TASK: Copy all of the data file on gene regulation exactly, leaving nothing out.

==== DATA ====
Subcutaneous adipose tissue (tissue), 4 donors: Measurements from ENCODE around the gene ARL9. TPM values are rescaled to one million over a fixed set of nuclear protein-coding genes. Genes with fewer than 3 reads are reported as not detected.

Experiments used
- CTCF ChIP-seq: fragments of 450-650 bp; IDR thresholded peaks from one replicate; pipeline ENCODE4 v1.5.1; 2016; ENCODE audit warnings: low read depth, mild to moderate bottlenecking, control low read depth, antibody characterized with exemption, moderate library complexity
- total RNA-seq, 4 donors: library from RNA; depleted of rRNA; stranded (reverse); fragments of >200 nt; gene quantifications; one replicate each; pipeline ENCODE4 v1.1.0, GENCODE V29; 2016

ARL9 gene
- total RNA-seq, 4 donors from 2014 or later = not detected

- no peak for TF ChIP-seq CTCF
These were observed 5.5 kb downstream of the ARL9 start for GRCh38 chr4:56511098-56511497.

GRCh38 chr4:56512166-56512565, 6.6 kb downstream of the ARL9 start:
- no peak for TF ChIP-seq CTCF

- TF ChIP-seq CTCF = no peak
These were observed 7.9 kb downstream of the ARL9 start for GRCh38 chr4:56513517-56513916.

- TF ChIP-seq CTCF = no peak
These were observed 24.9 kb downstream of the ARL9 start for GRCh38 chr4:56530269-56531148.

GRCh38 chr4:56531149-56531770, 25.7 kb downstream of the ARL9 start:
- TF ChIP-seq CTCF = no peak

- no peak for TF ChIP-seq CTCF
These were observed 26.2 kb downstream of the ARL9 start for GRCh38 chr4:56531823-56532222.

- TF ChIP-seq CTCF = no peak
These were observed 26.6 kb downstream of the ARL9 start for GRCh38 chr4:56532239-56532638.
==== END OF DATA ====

Subcutaneous adipose tissue (tissue), 4 donors: Measurements from ENCODE around the gene ARL9. TPM values are rescaled to one million over a fixed set of nuclear protein-coding genes. Genes with fewer than 3 reads are reported as not detected.

Experiments used
- CTCF ChIP-seq: fragments of 450-650 bp; IDR thresholded peaks from one replicate; pipeline ENCODE4 v1.5.1; 2016; ENCODE audit warnings: low read depth, mild to moderate bottlenecking, control low read depth, antibody characterized with exemption, moderate library complexity
- total RNA-seq, 4 donors: library from RNA; depleted of rRNA; stranded (reverse); fragments of >200 nt; gene quantifications; one replicate each; pipeline ENCODE4 v1.1.0, GENCODE V29; 2016

ARL9 gene
- total RNA-seq, 4 donors from 2014 or later = not detected

- no peak for TF ChIP-seq CTCF
These were observed 5.5 kb downstream of the ARL9 start for GRCh38 chr4:56511098-56511497.

GRCh38 chr4:56512166-56512565, 6.6 kb downstream of the ARL9 start:
- no peak for TF ChIP-seq CTCF

- TF ChIP-seq CTCF = no peak
These were observed 7.9 kb downstream of the ARL9 start for GRCh38 chr4:56513517-56513916.

- TF ChIP-seq CTCF = no peak
These were observed 24.9 kb downstream of the ARL9 start for GRCh38 chr4:56530269-56531148.

GRCh38 chr4:56531149-56531770, 25.7 kb downstream of the ARL9 start:
- TF ChIP-seq CTCF = no peak

- no peak for TF ChIP-seq CTCF
These were observed 26.2 kb downstream of the ARL9 start for GRCh38 chr4:56531823-56532222.

- TF ChIP-seq CTCF = no peak
These were observed 26.6 kb downstream of the ARL9 start for GRCh38 chr4:56532239-56532638.